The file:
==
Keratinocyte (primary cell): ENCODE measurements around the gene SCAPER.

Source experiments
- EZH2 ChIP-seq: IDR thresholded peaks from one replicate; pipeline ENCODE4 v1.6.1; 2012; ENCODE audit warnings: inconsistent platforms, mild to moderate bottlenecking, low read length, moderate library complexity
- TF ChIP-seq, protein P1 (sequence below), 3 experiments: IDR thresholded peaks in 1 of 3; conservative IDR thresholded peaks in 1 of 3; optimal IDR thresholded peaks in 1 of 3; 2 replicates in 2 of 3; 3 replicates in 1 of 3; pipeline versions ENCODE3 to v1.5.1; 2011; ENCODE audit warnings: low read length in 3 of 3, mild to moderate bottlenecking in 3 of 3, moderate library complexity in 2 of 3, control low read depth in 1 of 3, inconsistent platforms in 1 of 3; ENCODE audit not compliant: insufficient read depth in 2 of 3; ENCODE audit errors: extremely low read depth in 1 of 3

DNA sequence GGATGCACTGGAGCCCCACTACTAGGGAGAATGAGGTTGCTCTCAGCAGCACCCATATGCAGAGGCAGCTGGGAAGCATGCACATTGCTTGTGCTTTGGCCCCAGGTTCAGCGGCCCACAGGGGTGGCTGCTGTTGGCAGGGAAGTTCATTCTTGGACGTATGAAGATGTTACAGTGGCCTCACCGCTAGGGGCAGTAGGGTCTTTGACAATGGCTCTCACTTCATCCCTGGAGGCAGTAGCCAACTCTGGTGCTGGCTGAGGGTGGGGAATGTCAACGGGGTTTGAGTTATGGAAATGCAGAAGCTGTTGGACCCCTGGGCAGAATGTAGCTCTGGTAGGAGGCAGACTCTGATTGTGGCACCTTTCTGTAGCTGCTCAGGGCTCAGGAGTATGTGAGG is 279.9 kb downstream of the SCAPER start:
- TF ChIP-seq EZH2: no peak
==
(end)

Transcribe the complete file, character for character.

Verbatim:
Keratinocyte (primary cell): ENCODE measurements around the gene SCAPER.

Source experiments
- EZH2 ChIP-seq: IDR thresholded peaks from one replicate; pipeline ENCODE4 v1.6.1; 2012; ENCODE audit warnings: inconsistent platforms, mild to moderate bottlenecking, low read length, moderate library complexity
- TF ChIP-seq, protein P1 (sequence below), 3 experiments: IDR thresholded peaks in 1 of 3; conservative IDR thresholded peaks in 1 of 3; optimal IDR thresholded peaks in 1 of 3; 2 replicates in 2 of 3; 3 replicates in 1 of 3; pipeline versions ENCODE3 to v1.5.1; 2011; ENCODE audit warnings: low read length in 3 of 3, mild to moderate bottlenecking in 3 of 3, moderate library complexity in 2 of 3, control low read depth in 1 of 3, inconsistent platforms in 1 of 3; ENCODE audit not compliant: insufficient read depth in 2 of 3; ENCODE audit errors: extremely low read depth in 1 of 3

DNA sequence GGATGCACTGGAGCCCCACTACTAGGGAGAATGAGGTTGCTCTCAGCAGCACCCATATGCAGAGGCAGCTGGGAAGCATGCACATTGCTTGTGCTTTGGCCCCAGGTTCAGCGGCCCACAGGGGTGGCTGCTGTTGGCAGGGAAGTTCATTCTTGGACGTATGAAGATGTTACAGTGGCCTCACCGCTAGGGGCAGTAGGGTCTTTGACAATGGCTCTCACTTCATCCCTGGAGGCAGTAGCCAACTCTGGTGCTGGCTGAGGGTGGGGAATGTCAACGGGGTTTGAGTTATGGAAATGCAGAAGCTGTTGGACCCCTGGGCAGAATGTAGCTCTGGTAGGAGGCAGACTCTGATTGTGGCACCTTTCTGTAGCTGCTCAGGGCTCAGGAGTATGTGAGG is 279.9 kb downstream of the SCAPER start:
- TF ChIP-seq EZH2: no peak